Paper by Ricardo Zapata Lopera: “Since its beginnings, digital technologies have increased the enthusiasm for the realisation of political utopias about a society capable of achieving self-organisation and decentralised governance. The vision was initially brought to concrete technological developments in mid-century with the surge of cybernetics and the attempt to automatise public processes for a more efficient State, taking its most practical form with the Cybersyn Project between 1971-73. Contemporary developments of governance technologies have learned and leveraged particularly from the internet, the free software movement and the increasing micro-processing capacity to come up with more efficient solutions for collective decision-making, preserving, in most cases, the same ethos of “algorithmic regulation”. This essay examines how rational choice institutionalism has framed the scope of digital democracy, and how recent supporting technologies like blockchain have made more evident the objective of creating new institutional arrangements to overcome market failures and increasing inequality, without questioning the utility-maximisation logic. This rational logic of governance could explain the paradoxical movements towards centralisation and power concentration experienced by some of these technologies.
Digital democracy will be understood as a heterogeneous field that explores how digital tools and technologies are used in the practice of democracy (Simon, Bass & Mulgan, 2017). Its understanding needs to go in hand however with the use of supporting technologies and practices that amplify the role of the people in the public decision-making process, either by decentralisation (of public goods) or aggregation (of opinions), including blockchain, data processing (open data and big data), open government, and recent developments in civic tech (Knight Foundation, 2013). It must be noted that the use of digital democracy as a category to describe the use of these technologies to support democratic processes remains contended and requires further debate.
Dahlberg (2011) makes a useful characterisation of four common positions in digital democracy, where the ‘liberal-consumer’ and the ‘deliberative’ positions dominate mainstream thinking and practice, while other alternative positions (‘counter publics’ and ‘autonomous Marxist’) exist, but mostly in experimental or specific contexts. The liberal-consumer position conceives a self-sufficient, rational-strategic individual who acts in a competitive-aggregative democracy by “aggregating, calculating, choosing, competing, expressing, fundraising, informing, petitioning, registering, transacting, transmitting and voting” (p. 865). The deliberative subject is an inter-subjectively rational individual acting in a deliberative consensual democracy “agreeing, arguing, deliberating, disagreeing, informing, meeting, opinion forming, publicising, and reflecting” (p. 865).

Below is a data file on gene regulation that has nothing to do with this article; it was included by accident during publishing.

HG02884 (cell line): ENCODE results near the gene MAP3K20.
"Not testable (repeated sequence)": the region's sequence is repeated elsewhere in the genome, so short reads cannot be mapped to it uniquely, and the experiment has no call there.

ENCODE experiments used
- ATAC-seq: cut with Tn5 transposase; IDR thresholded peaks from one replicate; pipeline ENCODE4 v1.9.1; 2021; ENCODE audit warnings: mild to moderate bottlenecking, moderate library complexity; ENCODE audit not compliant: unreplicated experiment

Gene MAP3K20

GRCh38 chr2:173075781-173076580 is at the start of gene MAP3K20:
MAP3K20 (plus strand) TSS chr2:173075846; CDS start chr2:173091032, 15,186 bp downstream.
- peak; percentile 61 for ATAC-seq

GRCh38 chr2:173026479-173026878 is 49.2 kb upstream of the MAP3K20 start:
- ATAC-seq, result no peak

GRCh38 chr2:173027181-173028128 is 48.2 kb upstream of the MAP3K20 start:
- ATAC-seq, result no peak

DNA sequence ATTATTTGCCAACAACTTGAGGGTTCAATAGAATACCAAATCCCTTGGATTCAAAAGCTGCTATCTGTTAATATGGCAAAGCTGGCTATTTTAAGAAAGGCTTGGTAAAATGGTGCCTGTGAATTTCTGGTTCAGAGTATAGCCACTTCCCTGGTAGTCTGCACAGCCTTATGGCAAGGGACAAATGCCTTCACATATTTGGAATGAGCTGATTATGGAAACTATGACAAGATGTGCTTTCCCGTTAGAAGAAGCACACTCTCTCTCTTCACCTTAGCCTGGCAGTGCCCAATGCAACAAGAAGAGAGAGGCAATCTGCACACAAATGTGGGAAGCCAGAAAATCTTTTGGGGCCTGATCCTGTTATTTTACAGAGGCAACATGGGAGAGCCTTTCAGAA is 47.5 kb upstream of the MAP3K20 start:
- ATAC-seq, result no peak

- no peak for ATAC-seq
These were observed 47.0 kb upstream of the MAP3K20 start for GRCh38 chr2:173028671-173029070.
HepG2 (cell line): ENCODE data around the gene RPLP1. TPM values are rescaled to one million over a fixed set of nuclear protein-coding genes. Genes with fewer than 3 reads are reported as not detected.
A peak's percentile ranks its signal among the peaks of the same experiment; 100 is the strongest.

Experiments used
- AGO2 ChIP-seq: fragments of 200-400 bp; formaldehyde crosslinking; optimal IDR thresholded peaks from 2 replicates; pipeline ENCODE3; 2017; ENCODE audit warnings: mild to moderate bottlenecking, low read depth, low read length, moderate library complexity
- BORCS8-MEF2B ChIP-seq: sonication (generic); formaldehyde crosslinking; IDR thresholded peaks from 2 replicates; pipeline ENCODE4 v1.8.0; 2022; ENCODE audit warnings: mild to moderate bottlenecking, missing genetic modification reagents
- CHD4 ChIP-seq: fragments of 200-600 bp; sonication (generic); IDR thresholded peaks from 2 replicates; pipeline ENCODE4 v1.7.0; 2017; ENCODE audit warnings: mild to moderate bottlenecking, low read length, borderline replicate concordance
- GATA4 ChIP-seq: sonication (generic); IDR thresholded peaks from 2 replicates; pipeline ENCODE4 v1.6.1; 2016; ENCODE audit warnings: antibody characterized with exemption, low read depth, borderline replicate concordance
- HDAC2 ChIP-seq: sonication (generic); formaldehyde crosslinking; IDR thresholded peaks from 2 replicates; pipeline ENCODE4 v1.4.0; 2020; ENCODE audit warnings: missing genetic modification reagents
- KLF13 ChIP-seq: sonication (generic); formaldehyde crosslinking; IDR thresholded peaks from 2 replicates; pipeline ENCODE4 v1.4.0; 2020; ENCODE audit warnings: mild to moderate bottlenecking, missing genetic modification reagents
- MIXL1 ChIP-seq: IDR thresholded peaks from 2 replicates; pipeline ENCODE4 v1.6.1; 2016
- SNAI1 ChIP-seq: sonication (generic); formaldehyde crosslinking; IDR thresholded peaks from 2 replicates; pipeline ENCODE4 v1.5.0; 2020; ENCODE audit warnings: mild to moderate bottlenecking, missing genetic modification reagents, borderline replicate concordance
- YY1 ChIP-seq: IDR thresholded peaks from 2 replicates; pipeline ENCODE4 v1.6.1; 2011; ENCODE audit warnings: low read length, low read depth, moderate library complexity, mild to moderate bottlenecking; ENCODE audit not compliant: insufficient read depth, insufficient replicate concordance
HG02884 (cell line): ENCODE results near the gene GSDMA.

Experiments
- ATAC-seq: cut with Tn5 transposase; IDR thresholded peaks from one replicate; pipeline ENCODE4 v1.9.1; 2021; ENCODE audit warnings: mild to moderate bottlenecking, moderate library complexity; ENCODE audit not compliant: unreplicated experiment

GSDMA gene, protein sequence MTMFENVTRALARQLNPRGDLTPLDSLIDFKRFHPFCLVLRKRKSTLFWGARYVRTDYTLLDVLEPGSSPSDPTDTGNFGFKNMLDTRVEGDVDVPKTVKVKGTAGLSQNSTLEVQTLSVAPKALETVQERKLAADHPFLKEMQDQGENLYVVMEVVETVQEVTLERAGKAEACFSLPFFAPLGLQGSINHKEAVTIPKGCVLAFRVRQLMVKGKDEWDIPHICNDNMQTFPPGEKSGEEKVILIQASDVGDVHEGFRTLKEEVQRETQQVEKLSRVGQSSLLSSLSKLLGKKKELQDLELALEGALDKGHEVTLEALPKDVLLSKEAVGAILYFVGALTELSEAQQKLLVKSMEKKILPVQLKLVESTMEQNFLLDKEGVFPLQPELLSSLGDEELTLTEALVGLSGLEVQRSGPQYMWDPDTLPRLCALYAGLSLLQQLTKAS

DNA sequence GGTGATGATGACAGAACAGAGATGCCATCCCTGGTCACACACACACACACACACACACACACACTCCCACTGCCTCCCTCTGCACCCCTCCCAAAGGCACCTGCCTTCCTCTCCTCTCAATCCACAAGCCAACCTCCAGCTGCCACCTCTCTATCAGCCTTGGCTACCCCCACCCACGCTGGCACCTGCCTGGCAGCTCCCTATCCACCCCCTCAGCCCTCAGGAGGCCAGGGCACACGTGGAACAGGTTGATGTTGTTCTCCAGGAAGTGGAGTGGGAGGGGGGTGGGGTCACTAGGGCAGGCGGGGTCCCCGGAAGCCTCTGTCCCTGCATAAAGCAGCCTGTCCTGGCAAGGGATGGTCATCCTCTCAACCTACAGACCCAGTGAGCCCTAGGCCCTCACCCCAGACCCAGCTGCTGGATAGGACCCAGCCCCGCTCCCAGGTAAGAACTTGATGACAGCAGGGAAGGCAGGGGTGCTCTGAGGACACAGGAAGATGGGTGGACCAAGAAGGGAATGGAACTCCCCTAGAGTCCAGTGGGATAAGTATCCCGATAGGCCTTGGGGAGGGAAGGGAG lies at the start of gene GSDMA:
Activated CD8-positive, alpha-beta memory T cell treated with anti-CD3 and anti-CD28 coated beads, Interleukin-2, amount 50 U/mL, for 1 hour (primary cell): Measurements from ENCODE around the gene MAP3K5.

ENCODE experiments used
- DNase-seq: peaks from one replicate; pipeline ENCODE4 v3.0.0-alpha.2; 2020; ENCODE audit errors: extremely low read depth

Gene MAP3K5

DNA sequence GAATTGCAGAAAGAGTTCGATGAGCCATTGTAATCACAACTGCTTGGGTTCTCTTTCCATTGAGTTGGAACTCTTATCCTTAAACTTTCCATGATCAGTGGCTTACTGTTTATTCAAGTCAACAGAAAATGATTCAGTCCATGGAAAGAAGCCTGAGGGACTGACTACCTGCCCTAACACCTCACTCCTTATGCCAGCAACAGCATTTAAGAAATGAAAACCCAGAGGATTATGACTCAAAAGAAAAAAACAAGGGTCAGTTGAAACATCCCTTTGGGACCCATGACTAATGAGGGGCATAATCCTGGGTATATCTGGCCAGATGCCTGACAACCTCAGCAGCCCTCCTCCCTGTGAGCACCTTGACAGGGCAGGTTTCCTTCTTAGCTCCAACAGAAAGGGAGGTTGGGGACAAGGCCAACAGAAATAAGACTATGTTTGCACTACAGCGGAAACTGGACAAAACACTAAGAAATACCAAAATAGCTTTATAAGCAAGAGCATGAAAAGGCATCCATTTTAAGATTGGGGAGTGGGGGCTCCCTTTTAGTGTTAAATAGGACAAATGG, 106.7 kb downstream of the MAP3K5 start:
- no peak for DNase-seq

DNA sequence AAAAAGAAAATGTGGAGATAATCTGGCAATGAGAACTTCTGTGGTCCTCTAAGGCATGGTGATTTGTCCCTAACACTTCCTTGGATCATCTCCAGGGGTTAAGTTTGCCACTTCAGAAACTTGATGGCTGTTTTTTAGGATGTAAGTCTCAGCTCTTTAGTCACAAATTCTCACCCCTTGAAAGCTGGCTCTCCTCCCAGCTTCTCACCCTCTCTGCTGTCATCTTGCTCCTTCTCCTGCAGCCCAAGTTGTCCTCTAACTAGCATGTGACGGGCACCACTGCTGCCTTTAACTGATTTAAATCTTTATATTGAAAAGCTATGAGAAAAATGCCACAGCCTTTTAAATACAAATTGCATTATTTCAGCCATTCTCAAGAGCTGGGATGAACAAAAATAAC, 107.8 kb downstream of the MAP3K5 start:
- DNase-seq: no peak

Practice has been more homogeneous adopting the ‘liberal-consumer’ and ‘deliberative’ positions. Examples of the former include local and national government e-democracy initiatives; media politics sites, especially the ones providing ‘public opinion’ polling and ‘have your say’ comment systems; ‘independent’ e-democracy projects like mysociety.org; and civil society practices like Amnesty International’s digital campaigns, and online petitioning through sites like Change.org or Avaaz.org (Dahlberg, 2011, p. 858). On the other side, examples of the deliberative position include online government consultation projects (e.g. Your Priorities app and DemocracyOS.eu platform), writing and commentary of online citizen journalism in media sites; “online discussion forums of political interest groups; and the vast array of informal online debate on e-mail lists, web discussion boards, chat channels, blogs, social networking sites, and wikis” (p. 859). Recent developments not only include a mixture of both positions, but a more dynamic online-offline experience….
To shed a light on the understanding of this situation, it might be important to consider how rational choice institutionalism (RCI) explains the inherent logic of digital democracy. Rational choice institutionalism is a theoretical approach of ‘bounded rationality’, that is, it supposes rational utility-maximising actors playing in contexts constrained by institutions. According to Hall and Taylor (1996), this approach assumes rational actors to be incapable of reaching social optimal situations due to insufficient institutional configurations. The actors play strategic interactions in a configured scenario that affects “the range and sequence of alternatives on the choice-agenda or [provides] information and enforcement mechanisms that reduce uncertainty about the corresponding behaviour of others and allows ‘gains from exchange’, thereby leading actors toward particular calculations and potentially better social outcomes” (p. 945). RCI focuses on the reduction of transaction costs and the solution of the ‘principal-agent problem’, where “principals can monitor and enforce compliance on their agents” (p. 943)….(More)”.